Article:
Kubernetes tutorial, part 1: applications, microservices and containers

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Kubernetes is easy. Why do banks pay me for working in this area a lot of money, while anyone can master this technology in just a few hours?

If you doubt that Kubernetes can be explored so quickly - I suggest you try to do it yourself. Namely, having mastered this material, you will be able to launch an application based on microservices in the Kubernetes cluster. I can guarantee this, since it is exactly according to the method used here that I teach our clients to work with Kubernetes. What makes this guide different from others? In fact - a lot of things. So, most of these materials begin with an explanation of simple things — Kubernetes concepts and features of the kubectl command. The authors of these materials assume that their reader is familiar with application development, with microservices and with Docker containers. We will go the other way. First, we will talk about how to run an application based on microservices on a computer. Then we will consider assembly of images of containers for each microservice. And after that we'll get to know Kubernetes and analyze the deployment of an application based on microservices in a cluster managed by Kubernetes.

Such an approach, with a gradual approach to Kubernetes, will give a depth of understanding of what is happening, which is necessary for an ordinary person in order to understand how simple everything is in Kubernetes. Kubernetes is, of course, a simple technology, provided that those who want to master it know where and how it is used.

Now, without further ado, let's get to work and talk about the application with which we will work.

Experimental application

Our application will perform only one function. It accepts, as input, one sentence, after which, using text analysis tools, it performs a sentiment analysis of this sentence, receiving an assessment of the author’s emotional attitude towards an object.

Here is the main window of this application.

A web application for analyzing the tonality of texts.

From a technical point of view, an application consists of three microservices, each of which solves a specific set of tasks:

  • SA-Frontend is an Nginx web server that serves static React files.
  • SA-WebApp is a web application written in Java that processes requests from the frontend.
  • SA-Logic is a Python application that performs text tone analysis.

It is important to note that microservices do not exist in isolation. They realize the idea of ​​“separation of duties”, but they, at the same time, need to interact with each other.

Data Flows in the Application

In the diagram above, you can see the numbered steps of the system, illustrating the data flows in the application. Let's sort them out:

  1. The browser requests the file from the server index.html(which, in turn, downloads the React-application package).
  2. The user interacts with the application, this causes a call to a web application based on Spring.
  3. The web application redirects the text analysis request to the Python application.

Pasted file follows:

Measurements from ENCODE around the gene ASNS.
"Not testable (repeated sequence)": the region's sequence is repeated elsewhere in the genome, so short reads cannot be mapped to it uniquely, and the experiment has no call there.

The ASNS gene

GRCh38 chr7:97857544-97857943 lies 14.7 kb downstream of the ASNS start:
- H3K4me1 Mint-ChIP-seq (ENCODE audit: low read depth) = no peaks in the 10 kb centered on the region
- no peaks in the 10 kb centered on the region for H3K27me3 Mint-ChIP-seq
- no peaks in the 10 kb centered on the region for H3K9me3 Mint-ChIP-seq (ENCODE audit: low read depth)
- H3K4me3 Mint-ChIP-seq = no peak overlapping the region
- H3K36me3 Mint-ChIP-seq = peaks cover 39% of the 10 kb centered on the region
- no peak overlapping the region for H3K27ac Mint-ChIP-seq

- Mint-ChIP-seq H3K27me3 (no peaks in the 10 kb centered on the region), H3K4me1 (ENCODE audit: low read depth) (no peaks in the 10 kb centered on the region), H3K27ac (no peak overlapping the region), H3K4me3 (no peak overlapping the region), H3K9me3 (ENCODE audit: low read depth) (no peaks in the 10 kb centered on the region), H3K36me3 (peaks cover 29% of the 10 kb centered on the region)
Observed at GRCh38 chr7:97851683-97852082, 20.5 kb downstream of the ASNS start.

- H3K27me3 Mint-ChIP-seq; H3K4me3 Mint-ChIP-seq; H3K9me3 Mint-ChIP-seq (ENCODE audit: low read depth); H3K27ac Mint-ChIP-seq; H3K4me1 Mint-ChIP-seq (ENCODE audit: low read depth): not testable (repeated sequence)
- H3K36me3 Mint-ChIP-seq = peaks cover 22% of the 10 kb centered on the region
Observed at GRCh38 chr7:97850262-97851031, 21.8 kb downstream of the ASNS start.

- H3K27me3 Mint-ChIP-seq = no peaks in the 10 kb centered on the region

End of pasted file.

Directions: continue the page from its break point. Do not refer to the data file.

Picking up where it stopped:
4. The Python application analyzes the text key and returns the result as a response to the request.
  5. Spring-application sends the response to the React-application (and, in turn, shows the result of the text analysis to the user).

The code for all these applications can be found here . I recommend that you copy this repository to yourself right now, as there are many interesting experiments with it ahead of us.

Running a microservice based application on a local computer

In order for the application to work, we need to run all three microservices. Let's start with the cutest of them - with the frontend application.

▍Configuring React for Local Development

In order to run the React application, you need to install the Node.js platform and NPM on your computer. After you install all this, go to the project folder using the terminal sa-frontendand execute the following command:

npm install

By executing this command, node_modulesdependencies of the React-application will be loaded into the folder , records of which are in the file package.json. After the dependencies are loaded in the same folder, execute the following command:

npm start

That's all. Now the React-application is running, access to it can be obtained by going to the browser at localhost:3000. You can change something in his code. You will immediately see the effect of these changes in the browser. This is possible thanks to the so-called hot-swappable modules. Thanks to this, front-end development turns into a simple and enjoyable experience.

▍Preparation of React-application to the conclusion in the production

In order to actually use the React application, we need to convert it into a set of static files and give them to clients using a web server.

To build the React application, again using the terminal, go to the folder sa-frontendand execute the following command:

npm run build

This will create a directory in the project folder build. It will contain all static files necessary for the operation of the React application.

▍Service static files using Nginx